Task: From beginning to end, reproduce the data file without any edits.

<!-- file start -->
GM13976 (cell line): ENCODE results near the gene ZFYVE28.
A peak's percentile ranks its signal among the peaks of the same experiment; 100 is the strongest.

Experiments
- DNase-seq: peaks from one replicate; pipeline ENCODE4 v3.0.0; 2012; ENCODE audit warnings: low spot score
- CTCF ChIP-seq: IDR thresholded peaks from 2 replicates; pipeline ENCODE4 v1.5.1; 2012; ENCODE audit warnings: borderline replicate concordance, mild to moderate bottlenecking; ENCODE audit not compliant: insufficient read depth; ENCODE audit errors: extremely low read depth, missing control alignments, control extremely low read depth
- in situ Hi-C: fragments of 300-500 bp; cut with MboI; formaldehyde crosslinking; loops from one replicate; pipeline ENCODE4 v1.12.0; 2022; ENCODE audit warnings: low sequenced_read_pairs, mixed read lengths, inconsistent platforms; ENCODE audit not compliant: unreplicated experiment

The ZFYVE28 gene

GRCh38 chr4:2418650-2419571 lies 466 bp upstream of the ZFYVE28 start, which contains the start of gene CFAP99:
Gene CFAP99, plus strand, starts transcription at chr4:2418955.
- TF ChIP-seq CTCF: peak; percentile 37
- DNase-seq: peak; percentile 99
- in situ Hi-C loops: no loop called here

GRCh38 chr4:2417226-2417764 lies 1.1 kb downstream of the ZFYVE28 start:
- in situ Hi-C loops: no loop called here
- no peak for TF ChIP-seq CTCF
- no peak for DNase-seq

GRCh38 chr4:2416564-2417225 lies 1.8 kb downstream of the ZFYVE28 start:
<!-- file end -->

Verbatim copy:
GM13976 (cell line): ENCODE results near the gene ZFYVE28.
A peak's percentile ranks its signal among the peaks of the same experiment; 100 is the strongest.

Experiments
- DNase-seq: peaks from one replicate; pipeline ENCODE4 v3.0.0; 2012; ENCODE audit warnings: low spot score
- CTCF ChIP-seq: IDR thresholded peaks from 2 replicates; pipeline ENCODE4 v1.5.1; 2012; ENCODE audit warnings: borderline replicate concordance, mild to moderate bottlenecking; ENCODE audit not compliant: insufficient read depth; ENCODE audit errors: extremely low read depth, missing control alignments, control extremely low read depth
- in situ Hi-C: fragments of 300-500 bp; cut with MboI; formaldehyde crosslinking; loops from one replicate; pipeline ENCODE4 v1.12.0; 2022; ENCODE audit warnings: low sequenced_read_pairs, mixed read lengths, inconsistent platforms; ENCODE audit not compliant: unreplicated experiment

The ZFYVE28 gene

GRCh38 chr4:2418650-2419571 lies 466 bp upstream of the ZFYVE28 start, which contains the start of gene CFAP99:
Gene CFAP99, plus strand, starts transcription at chr4:2418955.
- TF ChIP-seq CTCF: peak; percentile 37
- DNase-seq: peak; percentile 99
- in situ Hi-C loops: no loop called here

GRCh38 chr4:2417226-2417764 lies 1.1 kb downstream of the ZFYVE28 start:
- in situ Hi-C loops: no loop called here
- no peak for TF ChIP-seq CTCF
- no peak for DNase-seq

GRCh38 chr4:2416564-2417225 lies 1.8 kb downstream of the ZFYVE28 start: